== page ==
Testifying before the Senate Judiciary Committee on immigration reform in July, New York City Mayor Michael Bloomberg said his city's economy would collapse if its undocumented immigrants were deported and suggested the same holds true for the nation. New research shows he may be right. And no more will the impact of immigration legislation be felt than in, where up to 30 percent of the estimated 12 million undocumented immigrants reside.
Bloomberg's testimony was a sharp break from much of the rhetoric in the immigration debate, which has sought to criminalize undocumented workers and accused them of watering down U.S. culture and sapping taxpayer resources. Though it is difficult to gauge the exact impact of undocumented immigrants on the economy, research by Raul Hinojosa, a professor of political economy at UCLA and former Clinton advisor, suggests that undocumented workers provide huge benefits. For one, the majority — up to 7.2 million — are employed in the labor force, largely as low-cost workers filling shortages in industries including thetrades and agriculture.
For retail real estate, the impacts of legislation would be twofold. It could hurt retail sales, especially in states that have large immigrant populations including California, Florida and New York. Moreover, given the role undocumented workers play in the construction industry, it could exacerbate labor shortages and end up raising the cost of development.
“It would have a substantial impact on our industry” if the pool of undocumented workers diminishes, says Michael Mugel, owner of California-based Red Mountain Retail Group, which redevelops shopping centers and owns 4 million square feet of retail space in eight states.
Arturo Sneider, a principal at Los Angeles-based PrimeStor Development, Inc., a developer of both neighborhood shopping and power centers in primarily Latino neighborhoods, says illegal immigrants comprise a large segment of his tenants' customer base. “This group is a loyal customer following and important to the success of our retailers,” he notes.
All told, undocumented workers earn between $450 billion and $500 billion — about 90 percent of which is spent annually within U.S. borders (in contrast to about $50 billion that gets wired to family members in their home countries).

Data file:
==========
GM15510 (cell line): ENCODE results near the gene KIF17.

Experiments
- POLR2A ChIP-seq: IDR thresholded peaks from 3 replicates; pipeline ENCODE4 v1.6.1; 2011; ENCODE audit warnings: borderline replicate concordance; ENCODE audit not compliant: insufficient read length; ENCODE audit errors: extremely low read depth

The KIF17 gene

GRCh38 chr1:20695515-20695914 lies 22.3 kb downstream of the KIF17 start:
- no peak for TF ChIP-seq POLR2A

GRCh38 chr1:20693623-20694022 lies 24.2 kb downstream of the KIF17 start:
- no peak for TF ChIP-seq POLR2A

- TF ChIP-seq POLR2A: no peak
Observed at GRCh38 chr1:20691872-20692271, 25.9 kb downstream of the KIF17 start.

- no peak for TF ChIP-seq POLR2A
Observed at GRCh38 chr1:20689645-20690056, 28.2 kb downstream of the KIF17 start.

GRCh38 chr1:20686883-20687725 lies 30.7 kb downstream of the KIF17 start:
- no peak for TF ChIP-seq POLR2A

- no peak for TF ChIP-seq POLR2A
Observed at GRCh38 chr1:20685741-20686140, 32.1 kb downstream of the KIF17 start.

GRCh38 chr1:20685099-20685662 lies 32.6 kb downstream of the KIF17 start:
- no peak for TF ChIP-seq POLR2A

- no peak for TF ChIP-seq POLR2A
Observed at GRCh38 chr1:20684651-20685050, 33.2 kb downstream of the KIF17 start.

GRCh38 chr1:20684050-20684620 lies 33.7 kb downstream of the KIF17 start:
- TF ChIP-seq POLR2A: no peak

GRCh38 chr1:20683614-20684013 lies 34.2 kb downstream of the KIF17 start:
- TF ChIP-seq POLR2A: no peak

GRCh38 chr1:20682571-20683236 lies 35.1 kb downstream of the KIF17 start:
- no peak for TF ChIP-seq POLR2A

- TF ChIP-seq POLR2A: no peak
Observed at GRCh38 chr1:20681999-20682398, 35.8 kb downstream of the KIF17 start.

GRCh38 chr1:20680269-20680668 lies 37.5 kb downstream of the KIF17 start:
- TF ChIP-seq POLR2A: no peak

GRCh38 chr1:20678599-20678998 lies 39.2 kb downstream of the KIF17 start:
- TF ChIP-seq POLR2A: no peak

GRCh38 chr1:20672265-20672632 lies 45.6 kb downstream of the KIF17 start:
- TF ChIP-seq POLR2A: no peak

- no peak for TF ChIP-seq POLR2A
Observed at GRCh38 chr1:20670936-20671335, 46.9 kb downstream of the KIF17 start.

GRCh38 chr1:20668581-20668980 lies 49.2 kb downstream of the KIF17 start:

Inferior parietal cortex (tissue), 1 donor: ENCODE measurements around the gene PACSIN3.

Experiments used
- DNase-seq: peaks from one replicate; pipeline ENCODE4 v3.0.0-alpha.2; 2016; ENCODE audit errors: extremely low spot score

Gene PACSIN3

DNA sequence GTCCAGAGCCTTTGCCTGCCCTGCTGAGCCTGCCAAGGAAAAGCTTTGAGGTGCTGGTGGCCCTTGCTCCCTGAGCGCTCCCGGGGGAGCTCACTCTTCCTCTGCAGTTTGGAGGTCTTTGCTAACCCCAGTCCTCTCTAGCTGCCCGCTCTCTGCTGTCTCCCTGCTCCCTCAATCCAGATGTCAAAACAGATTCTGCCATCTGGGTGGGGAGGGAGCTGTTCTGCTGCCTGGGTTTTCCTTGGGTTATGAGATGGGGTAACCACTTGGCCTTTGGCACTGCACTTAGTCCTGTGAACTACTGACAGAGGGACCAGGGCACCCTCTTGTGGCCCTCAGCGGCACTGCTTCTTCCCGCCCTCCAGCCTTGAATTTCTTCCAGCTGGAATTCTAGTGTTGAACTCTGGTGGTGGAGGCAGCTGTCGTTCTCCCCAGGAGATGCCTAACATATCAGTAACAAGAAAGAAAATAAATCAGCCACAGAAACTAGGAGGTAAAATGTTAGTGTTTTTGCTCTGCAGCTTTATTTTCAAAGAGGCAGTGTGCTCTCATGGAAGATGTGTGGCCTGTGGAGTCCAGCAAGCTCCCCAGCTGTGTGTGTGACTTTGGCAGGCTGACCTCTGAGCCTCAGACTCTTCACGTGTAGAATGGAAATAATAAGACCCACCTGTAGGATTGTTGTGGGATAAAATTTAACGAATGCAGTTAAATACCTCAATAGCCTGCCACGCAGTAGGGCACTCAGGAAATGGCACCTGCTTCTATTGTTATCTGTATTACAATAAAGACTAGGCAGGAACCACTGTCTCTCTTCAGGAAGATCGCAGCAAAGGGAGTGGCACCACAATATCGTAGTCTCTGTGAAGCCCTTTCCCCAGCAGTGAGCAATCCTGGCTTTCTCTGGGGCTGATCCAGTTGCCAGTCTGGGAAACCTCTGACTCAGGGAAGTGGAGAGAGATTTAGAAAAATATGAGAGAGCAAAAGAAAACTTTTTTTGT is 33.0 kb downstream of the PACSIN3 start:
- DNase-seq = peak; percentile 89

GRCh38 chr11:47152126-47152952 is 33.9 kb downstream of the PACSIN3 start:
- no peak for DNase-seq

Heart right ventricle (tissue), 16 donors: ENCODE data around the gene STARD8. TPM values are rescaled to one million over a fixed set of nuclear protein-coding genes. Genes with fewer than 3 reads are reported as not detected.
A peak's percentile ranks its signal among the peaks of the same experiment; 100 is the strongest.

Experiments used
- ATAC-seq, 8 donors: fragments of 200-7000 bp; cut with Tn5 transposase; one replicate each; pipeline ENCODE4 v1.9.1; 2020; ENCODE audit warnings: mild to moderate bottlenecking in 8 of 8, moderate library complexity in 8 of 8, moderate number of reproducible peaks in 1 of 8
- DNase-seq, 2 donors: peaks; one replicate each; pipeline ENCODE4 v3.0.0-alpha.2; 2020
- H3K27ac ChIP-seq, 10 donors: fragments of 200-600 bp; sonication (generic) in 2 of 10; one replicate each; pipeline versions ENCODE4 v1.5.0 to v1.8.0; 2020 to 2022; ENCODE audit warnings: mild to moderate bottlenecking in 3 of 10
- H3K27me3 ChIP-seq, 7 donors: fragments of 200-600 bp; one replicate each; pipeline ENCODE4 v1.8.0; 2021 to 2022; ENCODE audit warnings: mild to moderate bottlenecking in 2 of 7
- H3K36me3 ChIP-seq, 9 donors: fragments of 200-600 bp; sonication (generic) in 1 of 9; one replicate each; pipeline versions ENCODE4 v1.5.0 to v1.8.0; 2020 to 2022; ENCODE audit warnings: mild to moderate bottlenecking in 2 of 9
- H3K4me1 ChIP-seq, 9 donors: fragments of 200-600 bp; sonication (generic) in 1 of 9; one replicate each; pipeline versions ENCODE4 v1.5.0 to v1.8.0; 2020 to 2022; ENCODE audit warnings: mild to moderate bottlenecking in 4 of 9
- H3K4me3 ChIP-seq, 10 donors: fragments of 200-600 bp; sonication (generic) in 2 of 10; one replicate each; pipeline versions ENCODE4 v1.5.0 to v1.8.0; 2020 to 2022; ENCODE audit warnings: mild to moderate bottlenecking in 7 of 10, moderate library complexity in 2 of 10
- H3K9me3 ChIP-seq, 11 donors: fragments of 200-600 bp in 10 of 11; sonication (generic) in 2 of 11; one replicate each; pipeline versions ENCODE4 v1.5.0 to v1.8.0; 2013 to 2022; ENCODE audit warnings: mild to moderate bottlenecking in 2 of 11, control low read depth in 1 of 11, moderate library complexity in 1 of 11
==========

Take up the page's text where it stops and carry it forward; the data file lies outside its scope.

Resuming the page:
And that may understate the impact. Hinojosa contends that the actual financial impact of illegal immigrants is about $800 billion when buying power is combined with what they produce for their employers. Undocumented workers typically earn 20 percent less in wages than legal workers, he says. Since goods and services cost less to produce, consumers enjoy lower prices and employers higher profits than would otherwise be possible.
Hinojosa also says that companies are finally waking up to how this is largely an untapped market and one that is increasingly buying all types of goods and services. He says retailers view this as a growing segment of the population that traditionally has paid cash and been outside the credit system.
In fact, Hinojosa is such a believer in the economic potential in the undocumented immigrant community, that he founded No Borders, Inc. to provide a debit-card service for immigrants where they can store cash to send money home, make phone calls and pay for purchases. He believes if this group of consumers is brought into the credit worthy fold, the impact would be tremendous. He estimates that if undocumented families could be approved to buy homes, for example, their buying power would qualify them for $75 billion in new mortgages.
In California, the impact is especially sharp, “because of the high concentration of illegal immigrants in California, this group has substantial buying power,” says Hans P. Johnson, a research fellow at the Public Policy Institute of California in San Francisco. This is true despite median household income for undocumented immigrants averaging $28,000 annually — almost half as much as the state average of $50,000.
Dee Dee White, vice president of the Economic Research Bureau at the San Diego Chamber of Commerce agrees.
“Illegal immigrants are buying gasoline and groceries and paying for rent and utilities, so they have quite a bit of impact on the economy, especially in San Diego,” she says.